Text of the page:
Marijuana has been widely reported to cause a decline in teenager’s brain function. But a new meta-study published in JAMA Psychiatry shows that the negative mental effects of heavy marijuana use are short-lived: after 72 pot-free hours, users’ memory and cognitive performance was indistinguishable from non-users. Perhaps the most heartening finding was that teens did not have a higher risk of cognitive problems than adults.
The "Duh" Results: It is pretty clear that marijuana causes cognitive impairment. Memory, coordination, and cognitive ability all decline under the influence. But some studies have suggested that heavy use could cause long-lasting damage to mental performance, especially to the teenage brain that is (as we are so often reminded) "still developing".
This research looked at nearly 70 previous studies of younger marijuana users, and it found cognitive differences between heavy pot smokers and non-users—but they were a lot smaller than anyone expected. The lead researcher concluded, “The clinical significance of that is kind of questionable. It does raise a question of how big are these differences in a practical sense, and what those differences mean in someone's life.”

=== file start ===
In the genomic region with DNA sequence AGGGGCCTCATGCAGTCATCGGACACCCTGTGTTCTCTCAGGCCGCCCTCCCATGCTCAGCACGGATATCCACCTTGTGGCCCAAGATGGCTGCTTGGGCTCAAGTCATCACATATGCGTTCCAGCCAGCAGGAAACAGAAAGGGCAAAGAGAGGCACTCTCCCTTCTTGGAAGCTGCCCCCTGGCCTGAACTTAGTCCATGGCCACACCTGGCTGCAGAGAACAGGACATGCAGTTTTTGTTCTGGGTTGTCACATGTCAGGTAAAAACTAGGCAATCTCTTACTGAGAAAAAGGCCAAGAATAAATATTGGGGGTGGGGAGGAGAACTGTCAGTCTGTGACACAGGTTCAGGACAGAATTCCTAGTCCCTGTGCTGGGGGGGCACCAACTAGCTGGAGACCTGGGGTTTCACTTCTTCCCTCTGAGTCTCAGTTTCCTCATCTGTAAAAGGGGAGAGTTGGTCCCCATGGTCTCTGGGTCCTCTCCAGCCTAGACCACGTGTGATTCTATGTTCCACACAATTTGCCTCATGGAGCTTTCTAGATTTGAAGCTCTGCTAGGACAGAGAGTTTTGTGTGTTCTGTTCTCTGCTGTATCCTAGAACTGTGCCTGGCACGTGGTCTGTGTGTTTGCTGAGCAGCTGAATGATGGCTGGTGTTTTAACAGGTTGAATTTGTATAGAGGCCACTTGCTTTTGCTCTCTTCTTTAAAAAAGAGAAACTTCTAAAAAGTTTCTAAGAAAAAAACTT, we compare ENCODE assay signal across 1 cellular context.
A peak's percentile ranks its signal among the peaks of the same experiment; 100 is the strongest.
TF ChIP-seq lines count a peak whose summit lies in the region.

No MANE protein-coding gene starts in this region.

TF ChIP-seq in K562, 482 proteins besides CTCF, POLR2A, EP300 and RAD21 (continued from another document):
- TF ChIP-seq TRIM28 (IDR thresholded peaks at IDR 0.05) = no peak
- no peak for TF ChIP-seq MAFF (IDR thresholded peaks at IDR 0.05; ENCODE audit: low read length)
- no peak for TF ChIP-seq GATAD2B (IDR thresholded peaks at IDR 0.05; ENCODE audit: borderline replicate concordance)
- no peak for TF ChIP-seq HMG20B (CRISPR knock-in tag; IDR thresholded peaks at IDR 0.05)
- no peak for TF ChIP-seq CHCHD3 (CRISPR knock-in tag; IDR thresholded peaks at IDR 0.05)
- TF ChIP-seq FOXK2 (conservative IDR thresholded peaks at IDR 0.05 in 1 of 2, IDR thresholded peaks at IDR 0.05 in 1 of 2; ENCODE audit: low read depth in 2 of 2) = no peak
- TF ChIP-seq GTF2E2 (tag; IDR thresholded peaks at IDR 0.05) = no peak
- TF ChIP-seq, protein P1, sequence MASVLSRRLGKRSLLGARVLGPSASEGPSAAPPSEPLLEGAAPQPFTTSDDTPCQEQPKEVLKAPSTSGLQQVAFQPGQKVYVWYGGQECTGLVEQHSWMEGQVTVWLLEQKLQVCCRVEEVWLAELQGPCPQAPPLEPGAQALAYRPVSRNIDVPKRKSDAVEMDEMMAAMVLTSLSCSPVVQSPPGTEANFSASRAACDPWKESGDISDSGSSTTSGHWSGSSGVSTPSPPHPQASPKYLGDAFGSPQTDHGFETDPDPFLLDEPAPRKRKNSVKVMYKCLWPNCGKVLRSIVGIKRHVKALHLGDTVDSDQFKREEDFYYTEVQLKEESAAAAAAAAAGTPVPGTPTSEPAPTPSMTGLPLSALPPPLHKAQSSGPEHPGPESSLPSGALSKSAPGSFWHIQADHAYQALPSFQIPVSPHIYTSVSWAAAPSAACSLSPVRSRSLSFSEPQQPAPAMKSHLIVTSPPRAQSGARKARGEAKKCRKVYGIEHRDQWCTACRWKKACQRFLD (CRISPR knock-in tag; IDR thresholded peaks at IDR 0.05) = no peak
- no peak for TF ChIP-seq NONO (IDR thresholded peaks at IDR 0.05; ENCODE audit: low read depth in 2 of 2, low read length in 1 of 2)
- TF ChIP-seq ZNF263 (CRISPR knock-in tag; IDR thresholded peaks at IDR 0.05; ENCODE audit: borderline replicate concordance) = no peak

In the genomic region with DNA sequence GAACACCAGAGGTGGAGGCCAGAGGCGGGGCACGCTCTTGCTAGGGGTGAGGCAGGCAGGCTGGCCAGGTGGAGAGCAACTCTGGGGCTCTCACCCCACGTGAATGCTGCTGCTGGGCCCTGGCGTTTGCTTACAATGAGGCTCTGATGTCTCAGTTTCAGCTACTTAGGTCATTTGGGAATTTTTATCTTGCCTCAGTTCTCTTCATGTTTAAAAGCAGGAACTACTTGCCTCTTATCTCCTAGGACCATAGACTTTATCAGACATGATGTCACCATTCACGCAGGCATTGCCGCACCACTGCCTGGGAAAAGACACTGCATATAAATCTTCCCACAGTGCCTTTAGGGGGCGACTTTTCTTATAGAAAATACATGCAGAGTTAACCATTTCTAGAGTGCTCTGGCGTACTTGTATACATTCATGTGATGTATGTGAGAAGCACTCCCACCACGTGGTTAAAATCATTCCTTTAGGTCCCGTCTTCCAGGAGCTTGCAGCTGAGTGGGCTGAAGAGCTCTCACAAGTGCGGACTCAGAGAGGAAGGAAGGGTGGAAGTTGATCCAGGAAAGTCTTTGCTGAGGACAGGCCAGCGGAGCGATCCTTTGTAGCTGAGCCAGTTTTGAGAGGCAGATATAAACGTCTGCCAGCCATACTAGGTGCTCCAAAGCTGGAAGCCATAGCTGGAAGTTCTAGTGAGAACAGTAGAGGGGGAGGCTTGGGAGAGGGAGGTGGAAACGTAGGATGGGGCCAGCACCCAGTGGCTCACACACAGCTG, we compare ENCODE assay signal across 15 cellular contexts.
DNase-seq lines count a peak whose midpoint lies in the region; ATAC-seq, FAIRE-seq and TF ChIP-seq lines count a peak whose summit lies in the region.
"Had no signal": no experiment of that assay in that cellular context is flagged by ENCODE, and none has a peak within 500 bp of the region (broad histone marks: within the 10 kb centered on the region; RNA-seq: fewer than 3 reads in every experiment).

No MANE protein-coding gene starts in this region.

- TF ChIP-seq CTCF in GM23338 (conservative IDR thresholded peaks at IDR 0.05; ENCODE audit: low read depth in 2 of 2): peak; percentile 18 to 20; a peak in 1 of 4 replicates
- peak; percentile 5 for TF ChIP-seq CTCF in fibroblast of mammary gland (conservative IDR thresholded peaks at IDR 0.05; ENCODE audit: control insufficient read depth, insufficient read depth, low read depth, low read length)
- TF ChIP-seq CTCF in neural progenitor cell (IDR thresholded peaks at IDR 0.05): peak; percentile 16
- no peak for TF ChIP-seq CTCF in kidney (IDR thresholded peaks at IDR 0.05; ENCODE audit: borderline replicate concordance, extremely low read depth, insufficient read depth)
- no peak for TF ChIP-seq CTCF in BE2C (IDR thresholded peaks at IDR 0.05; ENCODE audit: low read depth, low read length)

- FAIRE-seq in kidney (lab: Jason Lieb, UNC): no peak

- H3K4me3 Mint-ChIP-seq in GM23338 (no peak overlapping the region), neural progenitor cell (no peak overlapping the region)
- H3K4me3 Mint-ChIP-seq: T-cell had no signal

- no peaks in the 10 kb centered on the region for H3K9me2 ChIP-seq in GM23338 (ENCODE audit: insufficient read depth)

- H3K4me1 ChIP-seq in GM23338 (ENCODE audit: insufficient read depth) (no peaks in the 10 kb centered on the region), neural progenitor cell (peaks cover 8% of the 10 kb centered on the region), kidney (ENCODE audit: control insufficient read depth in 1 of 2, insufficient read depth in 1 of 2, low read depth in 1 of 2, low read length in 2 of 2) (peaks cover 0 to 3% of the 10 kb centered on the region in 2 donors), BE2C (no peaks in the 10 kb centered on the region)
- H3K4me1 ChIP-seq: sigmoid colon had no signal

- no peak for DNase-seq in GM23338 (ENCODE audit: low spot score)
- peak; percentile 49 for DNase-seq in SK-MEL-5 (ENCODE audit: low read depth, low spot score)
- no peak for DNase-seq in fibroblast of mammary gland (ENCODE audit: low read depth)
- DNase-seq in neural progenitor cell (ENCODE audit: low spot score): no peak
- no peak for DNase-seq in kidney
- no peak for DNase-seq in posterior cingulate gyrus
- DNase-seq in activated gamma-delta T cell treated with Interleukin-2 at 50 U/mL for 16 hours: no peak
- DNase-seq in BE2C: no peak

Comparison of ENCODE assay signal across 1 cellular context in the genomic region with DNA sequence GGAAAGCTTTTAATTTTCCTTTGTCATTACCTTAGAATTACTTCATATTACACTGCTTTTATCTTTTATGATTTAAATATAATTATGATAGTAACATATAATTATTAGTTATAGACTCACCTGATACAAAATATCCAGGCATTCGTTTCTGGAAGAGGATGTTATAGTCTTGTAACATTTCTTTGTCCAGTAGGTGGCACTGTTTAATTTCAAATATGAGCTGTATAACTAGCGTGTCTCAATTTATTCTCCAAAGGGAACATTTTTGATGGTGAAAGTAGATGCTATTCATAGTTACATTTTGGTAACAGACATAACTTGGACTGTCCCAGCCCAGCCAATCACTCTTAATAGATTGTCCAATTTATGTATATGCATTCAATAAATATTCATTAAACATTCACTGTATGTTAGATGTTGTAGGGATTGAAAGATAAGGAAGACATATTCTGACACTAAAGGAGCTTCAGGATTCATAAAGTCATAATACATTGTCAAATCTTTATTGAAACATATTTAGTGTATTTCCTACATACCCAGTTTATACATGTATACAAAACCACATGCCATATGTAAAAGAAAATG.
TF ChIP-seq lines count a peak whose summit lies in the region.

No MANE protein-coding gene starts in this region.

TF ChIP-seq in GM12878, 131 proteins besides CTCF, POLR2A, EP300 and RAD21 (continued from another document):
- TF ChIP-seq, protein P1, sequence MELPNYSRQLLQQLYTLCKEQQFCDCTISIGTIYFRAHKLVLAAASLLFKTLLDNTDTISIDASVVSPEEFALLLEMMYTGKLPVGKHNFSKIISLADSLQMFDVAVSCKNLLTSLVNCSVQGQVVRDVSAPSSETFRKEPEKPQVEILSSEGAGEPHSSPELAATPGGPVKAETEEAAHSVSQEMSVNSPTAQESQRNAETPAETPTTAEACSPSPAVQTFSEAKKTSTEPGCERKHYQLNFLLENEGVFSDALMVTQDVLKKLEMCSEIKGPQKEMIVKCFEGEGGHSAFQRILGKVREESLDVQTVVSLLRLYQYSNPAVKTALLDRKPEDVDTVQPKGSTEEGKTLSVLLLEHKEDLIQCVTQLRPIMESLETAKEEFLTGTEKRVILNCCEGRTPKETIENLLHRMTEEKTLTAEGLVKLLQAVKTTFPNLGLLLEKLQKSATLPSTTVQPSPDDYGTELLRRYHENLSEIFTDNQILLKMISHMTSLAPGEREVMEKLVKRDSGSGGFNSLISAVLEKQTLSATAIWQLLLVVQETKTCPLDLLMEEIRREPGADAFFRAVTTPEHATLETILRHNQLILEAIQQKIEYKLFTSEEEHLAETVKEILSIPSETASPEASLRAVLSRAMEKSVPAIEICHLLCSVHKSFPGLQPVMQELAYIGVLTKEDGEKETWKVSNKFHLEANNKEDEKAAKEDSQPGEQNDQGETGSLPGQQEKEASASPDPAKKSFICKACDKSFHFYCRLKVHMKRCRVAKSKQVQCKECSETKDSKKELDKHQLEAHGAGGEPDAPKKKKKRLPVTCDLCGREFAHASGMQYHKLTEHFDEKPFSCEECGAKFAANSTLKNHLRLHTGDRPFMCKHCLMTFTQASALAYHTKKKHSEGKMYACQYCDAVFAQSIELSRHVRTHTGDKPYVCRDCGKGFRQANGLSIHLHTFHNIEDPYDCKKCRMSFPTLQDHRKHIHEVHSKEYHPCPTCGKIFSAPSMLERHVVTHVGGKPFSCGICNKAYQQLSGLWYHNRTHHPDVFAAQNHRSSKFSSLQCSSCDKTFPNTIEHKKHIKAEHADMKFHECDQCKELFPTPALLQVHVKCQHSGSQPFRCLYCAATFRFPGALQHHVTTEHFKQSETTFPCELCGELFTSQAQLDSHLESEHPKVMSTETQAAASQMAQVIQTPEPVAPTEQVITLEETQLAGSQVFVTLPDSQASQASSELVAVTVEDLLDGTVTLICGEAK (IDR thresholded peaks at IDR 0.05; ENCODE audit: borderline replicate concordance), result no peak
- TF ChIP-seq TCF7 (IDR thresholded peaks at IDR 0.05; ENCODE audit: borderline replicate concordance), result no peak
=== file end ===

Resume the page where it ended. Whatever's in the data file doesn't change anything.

The Big Conclusion: The evidence showed that by four days after heavy use, the small difference in mental performance between smokers and non-users was completely gone. There was no difference between adolescents and adults. Researchers couldn’t say whether “decades” of heavy use might cause persistent declines in brain performance, or whether years of heavy use by very young people could have long-run impacts. But with so many states legalizing cannabis, it’s encouraging to know that short-term use only has short-term effects on mental health.